cacao, husk, nibs, pod

There’s a new cacao byproduct that’s not as famous and celebrated as chocolate, but could possibly be more beneficial and useful as far as weight management, digestive health, cardiovascular wellness, and even waste management are concerned.

The cacao pod husk — previously taken for granted and disposed of as mere waste after cacao beans have been scooped out from the pod to make chocolate — is now a viable dietary fiber source.

Thanks to scientist-researchers Tess Ramirez and Arcie Sapin at the Food and Feed Laboratory of the UP Los Banos National Institute of Molecular Biology and Biotechnology (BIOTECH), cacao pod husk has been repurposed into a new food supplement. This new scientific wonder is high in fiber and protein, as well as rich in antioxidants.

Cracking the secrets of cacao pod husk

The researchers processed the husk, treating it with enzymes to come up with the fiber supplement in powder form. Afterwards, BIOTECH sent it to the UPLB College of Veterinary Medicine (CVM) for tests. Feeding trials showed that the cacao pod husk lowered the blood sugar levels of the diabetic lab mice tested.

Researchers fed the mice with the cacao pod husk powder and the anti-diabetes chemical called glibenclamide. Other mice were not given any supplement or drug at all. The result? The fasting blood sugar levels of the mice which took the supplement were comparable to those which took the anti-diabetes drug.

Fiber works by slowing the rate of sugar absorption into the bloodstream, thereby helping improve the blood glucose levels of people with diabetes. Stable blood sugar levels also prevent insulin spikes, which have been shown to contribute to the formation of gallstones and kidney stones.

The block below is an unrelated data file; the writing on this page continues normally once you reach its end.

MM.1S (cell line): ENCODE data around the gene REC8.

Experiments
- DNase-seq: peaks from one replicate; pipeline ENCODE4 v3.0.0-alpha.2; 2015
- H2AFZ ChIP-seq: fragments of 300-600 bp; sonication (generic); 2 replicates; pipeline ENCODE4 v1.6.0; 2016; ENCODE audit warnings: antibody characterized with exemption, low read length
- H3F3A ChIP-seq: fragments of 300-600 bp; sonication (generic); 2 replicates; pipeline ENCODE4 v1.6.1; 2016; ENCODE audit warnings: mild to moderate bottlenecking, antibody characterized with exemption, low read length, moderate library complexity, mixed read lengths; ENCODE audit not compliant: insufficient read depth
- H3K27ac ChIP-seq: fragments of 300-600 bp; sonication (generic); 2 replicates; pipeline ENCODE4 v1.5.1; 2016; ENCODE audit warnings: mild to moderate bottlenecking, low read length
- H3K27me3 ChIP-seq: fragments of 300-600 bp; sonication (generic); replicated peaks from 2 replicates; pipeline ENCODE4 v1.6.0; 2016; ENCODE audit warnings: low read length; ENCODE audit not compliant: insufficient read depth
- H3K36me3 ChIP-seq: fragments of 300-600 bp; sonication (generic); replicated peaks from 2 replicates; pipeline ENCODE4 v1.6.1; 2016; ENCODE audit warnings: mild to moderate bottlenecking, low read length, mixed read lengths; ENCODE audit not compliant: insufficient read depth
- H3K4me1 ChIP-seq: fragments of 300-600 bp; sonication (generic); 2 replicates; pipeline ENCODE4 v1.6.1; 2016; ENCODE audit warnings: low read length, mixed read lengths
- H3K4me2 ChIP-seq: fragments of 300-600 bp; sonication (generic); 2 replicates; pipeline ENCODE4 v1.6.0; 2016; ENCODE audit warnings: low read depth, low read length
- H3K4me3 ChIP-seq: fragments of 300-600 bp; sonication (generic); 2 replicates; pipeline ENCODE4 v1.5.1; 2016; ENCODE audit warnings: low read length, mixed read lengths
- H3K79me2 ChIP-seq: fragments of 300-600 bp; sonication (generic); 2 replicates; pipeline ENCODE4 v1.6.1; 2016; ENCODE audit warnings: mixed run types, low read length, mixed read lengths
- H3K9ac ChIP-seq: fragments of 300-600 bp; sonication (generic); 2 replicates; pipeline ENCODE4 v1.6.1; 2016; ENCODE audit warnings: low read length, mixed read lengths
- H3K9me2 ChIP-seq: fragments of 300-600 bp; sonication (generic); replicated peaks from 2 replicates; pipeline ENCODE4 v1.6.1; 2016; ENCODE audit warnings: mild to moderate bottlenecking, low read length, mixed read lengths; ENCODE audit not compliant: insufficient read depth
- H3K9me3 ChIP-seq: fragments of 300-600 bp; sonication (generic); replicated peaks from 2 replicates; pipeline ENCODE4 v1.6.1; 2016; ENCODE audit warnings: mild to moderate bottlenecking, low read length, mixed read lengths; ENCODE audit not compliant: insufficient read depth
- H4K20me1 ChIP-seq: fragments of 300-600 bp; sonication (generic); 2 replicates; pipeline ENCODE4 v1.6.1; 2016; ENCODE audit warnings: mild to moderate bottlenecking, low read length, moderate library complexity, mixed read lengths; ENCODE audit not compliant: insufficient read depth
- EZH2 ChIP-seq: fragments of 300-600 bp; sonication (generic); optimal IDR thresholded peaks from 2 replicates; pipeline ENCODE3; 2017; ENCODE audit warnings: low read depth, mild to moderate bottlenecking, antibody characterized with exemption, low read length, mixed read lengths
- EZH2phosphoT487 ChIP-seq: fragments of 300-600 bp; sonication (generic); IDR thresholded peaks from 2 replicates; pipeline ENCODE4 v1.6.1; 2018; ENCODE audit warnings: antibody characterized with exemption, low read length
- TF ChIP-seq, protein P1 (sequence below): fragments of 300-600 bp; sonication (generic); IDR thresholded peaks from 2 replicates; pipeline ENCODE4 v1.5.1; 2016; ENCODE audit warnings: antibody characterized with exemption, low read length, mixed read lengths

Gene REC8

Fiber also reduces the risk of heart diseases by lowering bad cholesterol levels. It aids in weight management by adding bulk without calories. Fiber-rich foods make the intestines move faster, which signals that feeling of being full.

Moreover, fiber’s scrub-brushing effect cleans the colon and prevents any build-up inside. In effect, it could potentially reduce the risk of colon cancer.

It’s also good for digestive health and offers relief from constipation, hemorrhoids, and other bowel movement irregularities.


Waste and means

Chocolate’s distant cousin could make one feel better with its many health benefits — and it could also make the world a better place. Better, as in cleaner and environment-friendly.

Ramirez and Sapin’s groundbreaking work is fast becoming a promising contribution to the Philippine cacao industry’s waste management initiatives. According to UP’s official website, the national government has recognized cacao as a high-demand crop for local and global markets.

This year’s Philippine Cacao Industry Roadmap highlighted cacao’s significance, fully supporting this crop and its byproducts. The demand for cacao would necessitate more processing and more end products, but also more waste. The Department of Agriculture’s unit for High Value Commercial Crops had earlier sounded the call for proper waste utilization from existing agricultural industries.

And then there’s the issue of taste. Usual fiber supplements are notorious for their dry texture and cardboard-like taste. Ramirez and Sapin applied their scientific and culinary prowess to the hilt by making their fiber supplement product delicious.

BIOTECH’s test products (bread and pastries, polvoron, tortillas, and pancake mixes) supposedly have that teasing hint of chocolate. The patent application for this cacao pod husk dietary fiber is currently in process. We’re certain, though, that a lot of willing “taste test” participants will find their way to that kitchen lab. –MF

Author: Faye de Jesus

Faye de Jesus is a freelance writer and communications specialist with over 15 years of experience in corporate messaging and branding, PR, media and stakeholder relations. She volunteers for education- and learning-centered projects and likes sharing her love for books, reading, and learning with children.